Monday, January 9, 2012


The Faerie Ring - Kiki Hamilton
Genre: Young Adult historical fantasy
# of pages: 363 (ARC)
Publisher: Tor Teen (Macmillan)
The Faerie Ring @ Parental Book Reviews
Recommended for: All Ages

In an effort to crack down on in depth-but-rambling reviews, I'm going to structure this by pros & cons

Premise: The Faerie Ring has a lot of positive qualities. For one thing, Tor Teen knows how to write a synopsis that draws in a reader: "Prince, pauper, thief...all must work together to secure the treaty..." As soon as I read this last sentence, I was hooked. I had to get my hands on this book. And the premise was very interesting. I'm sure we've all read faerie books before, but I can't name another one off the top of my head that takes place in Victorian London and attempts to create a shaky relationship between the British crown and the faerie courts. I would say that the story's setup was rather original (no modern-day teenage girl finding out she's a faerie princess, in other words). In fact, the whole setup was very promising and I was resolved, no matter what, to see this story through to the end. More on this later.

Readability: In addition to a genuinely interesting plot, The Faerie Ring has what I'd call a good readability factor. It's the kind of book that I can easily recommend to a wide variety of readers: middle school and high school alike, as well as adults. For me, that is a huge deal and a big plus in this novel's favor. I like books with zero content, and not because I'm a rigid prude or anything like that, but it is always good to have books that I can easily recommend. And it's not just a content issue: The Faerie Ring had enough action and suspense and very little romance that I think boys and action/adventure-preferring girls will be able to enjoy this novel as well

Plot issues: The more I delved in to this, the more convoluted and "messy" the plot became. About 100 pages from the end, I had no idea who had this dadgum ring that everybody's chasing around, and I didn't really care, either. I just wanted it to end.
That's rarely a good thing for a reader to say: "I just wanted it all to be over." And yet that's how I felt. It's hard to describe without going into spoilery details, but it seemed like the characters - heroine Tiki in particular - just started taking 1 chapter to do something that she could've done in 1 page's worth of time.

Believability: But the main thing about the plot had to do with believability. I just couldn't totally climb on board with a lot of things that happened in this novel because they seemed so far-fetched.
Tiki is a barrister's daughter who knows how to read (at a high reading level, I might add) and dance and is skilled in etiquette, yet through totally random circumstances she finds herself a street urchin pick-pocketing with a family of other orphans to make ends meet. I never felt enough desperation for her circumstances. They always made stole just enough money, had just enough food...they seemed like a very functional family. I argue that among street urchins in Victorian London, 'functional' might not be desired result. At one point, the orphans find a dress so that Tiki can 'go undercover' (for lack of a better phrase) at a royal ball held at Buckingham Palace. With a bath, a cute hairdo, and a dress that's been hemmed just right, Tiki manages to fool everybody (including two princes) into thinking she's part of the landed gentry. Um, really...?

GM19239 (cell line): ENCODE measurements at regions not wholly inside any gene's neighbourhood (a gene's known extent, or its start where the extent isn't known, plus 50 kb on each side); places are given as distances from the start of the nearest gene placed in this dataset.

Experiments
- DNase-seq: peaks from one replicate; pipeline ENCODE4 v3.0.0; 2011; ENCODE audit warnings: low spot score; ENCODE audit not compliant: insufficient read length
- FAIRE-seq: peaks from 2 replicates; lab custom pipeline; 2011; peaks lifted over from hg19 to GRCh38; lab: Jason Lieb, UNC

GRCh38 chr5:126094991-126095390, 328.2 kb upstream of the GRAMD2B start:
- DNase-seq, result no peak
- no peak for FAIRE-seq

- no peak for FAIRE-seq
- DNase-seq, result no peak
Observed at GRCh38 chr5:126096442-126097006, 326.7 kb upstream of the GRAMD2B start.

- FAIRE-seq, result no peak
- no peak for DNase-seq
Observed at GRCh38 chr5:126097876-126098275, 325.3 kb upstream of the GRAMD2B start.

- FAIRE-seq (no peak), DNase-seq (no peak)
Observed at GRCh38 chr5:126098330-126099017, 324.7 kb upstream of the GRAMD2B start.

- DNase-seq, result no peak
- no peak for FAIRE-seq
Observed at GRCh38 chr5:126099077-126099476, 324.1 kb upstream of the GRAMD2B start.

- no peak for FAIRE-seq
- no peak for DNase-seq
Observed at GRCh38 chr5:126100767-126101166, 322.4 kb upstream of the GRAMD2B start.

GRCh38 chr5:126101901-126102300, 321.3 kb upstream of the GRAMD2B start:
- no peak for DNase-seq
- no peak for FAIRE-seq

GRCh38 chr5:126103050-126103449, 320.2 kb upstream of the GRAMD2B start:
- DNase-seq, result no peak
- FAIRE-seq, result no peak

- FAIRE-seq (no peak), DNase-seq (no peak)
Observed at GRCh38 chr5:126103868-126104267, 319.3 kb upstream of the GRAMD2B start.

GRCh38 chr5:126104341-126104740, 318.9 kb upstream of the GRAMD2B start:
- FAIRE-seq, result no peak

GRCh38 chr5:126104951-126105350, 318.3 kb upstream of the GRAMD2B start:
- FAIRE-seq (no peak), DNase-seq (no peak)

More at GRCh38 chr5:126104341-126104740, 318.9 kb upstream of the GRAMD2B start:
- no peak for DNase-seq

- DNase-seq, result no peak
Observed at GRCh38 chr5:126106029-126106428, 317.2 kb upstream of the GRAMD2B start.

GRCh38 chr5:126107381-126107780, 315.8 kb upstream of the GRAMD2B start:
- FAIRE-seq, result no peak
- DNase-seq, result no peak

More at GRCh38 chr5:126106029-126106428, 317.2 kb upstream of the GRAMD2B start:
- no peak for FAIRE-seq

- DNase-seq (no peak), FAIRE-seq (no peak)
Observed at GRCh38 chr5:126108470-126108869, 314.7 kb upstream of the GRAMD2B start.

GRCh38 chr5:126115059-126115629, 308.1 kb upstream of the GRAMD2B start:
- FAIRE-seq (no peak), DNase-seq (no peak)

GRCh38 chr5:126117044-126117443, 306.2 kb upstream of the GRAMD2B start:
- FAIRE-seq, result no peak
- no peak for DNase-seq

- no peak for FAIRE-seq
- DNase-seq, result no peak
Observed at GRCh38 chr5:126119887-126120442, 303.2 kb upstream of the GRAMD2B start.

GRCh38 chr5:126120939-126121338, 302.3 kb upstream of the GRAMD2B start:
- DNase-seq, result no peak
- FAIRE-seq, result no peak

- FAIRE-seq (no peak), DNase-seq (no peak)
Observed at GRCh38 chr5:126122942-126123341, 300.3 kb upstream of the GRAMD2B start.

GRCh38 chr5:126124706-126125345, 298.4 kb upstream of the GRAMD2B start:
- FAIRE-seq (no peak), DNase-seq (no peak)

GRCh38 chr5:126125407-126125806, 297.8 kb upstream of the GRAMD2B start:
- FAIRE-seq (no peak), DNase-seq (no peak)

So much of this 300+ page novel just seemed like a stretch to believe. Everything was a little too easy, a little too convenient.
And while I wasn't moved by the love story element, there wasn't really wrong with it, either. Same old scenario: girl holds the guy at arms length and basically acts crabby until 2/3 of the way in, then decides she's in love and has been all along! Okay, I guess. It's better than having a content issue.

But that's me. I've lost count of how many books I've read since August 2008 when all this started. I feel like I've read it all before, and as a result, it takes way more to make an impression on me. So would I recommend The Faerie Ring?
Absolutely. There's nothing particularly wrong with it - it just didn't hold my attention.
But I'm older, I'm pickier, and I'm just ADD-enough that unless there genuinely well-written dialogue, or a fight scene involving a sword, or SWEET romance (not inappropriate and not clean-but-crabby) or talking mice...I get distracted.

Although The Faerie Ring didn't end up holding my attention for a number of reasons, I'm almost positive that you won't be as picky or easily-distracted as I am, so give it a go. It's a quick read that is fairly original and good enough for all 11+ages.

Book Quote of the Week!

Book Quote of the Week

"To love at all is to be vulnerable. Love anything and your heart will be wrung and possibly broken. If you want to make sure of keeping it intact you must give it to no one, not even an animal. Wrap it carefully round with hobbies and little luxuries; avoid all entanglements. Lock it up safe in the casket or coffin of your selfishness. But in that casket, safe, dark, motionless, airless, it will change. It will not be broken; it will become unbreakable, impenetrable, irredeemable. To love is to be vulnerable."

From: The Four Loves
C.S. Lewis
Adult nonfiction (apologetics)

Blog designed by Dreamy Blog Designs using Joifa Designs Birght Night and Cozy kit